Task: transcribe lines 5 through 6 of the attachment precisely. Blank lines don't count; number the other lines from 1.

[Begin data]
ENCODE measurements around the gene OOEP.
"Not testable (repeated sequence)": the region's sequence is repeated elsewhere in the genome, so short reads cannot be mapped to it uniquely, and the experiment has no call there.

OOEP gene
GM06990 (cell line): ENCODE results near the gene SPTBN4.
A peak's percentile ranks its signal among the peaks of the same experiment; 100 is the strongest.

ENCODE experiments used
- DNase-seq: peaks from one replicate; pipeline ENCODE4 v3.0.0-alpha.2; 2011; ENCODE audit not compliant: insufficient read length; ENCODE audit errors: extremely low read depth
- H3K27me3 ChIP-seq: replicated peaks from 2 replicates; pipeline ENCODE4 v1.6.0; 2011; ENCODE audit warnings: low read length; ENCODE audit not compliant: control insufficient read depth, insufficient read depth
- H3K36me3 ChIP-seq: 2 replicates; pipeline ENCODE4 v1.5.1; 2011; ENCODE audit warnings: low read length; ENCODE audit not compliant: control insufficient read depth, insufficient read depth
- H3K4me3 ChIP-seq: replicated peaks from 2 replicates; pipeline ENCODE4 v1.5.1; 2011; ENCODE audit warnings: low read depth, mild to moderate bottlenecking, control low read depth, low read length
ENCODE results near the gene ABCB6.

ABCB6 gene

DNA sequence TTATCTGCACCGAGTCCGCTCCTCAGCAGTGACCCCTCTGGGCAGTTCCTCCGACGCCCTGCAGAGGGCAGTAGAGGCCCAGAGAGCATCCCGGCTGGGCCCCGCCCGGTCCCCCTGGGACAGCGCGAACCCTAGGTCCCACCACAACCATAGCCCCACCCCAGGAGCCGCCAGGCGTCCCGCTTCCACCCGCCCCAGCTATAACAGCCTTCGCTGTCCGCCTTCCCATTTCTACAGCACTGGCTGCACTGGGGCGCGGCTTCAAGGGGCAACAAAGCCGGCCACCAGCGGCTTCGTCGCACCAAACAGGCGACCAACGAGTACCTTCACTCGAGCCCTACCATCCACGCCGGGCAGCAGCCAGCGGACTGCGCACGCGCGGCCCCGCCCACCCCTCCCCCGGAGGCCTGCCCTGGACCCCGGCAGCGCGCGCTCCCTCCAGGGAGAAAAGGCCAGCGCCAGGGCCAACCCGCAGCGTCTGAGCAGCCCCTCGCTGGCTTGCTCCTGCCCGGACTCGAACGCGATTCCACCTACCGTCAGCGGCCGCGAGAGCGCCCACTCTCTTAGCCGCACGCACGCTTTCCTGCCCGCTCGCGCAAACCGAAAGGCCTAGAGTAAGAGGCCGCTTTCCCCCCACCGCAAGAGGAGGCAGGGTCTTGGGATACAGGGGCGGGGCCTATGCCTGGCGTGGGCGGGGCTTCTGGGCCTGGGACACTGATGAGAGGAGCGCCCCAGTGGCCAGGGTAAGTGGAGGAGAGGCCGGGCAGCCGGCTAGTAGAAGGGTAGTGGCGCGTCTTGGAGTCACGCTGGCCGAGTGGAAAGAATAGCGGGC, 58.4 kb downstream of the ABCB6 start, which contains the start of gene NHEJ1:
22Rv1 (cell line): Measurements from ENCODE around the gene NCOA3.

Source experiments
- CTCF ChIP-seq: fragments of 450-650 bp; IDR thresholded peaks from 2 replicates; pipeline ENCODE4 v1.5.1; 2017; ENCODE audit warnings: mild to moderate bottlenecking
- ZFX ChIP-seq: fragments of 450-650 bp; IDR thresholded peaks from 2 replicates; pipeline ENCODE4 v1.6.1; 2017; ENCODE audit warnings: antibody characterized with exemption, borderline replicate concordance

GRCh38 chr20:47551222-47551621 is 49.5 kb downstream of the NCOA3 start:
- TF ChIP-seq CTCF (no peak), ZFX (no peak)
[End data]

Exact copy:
A peak's percentile ranks its signal among the peaks of the same experiment; 100 is the strongest.

ENCODE experiments used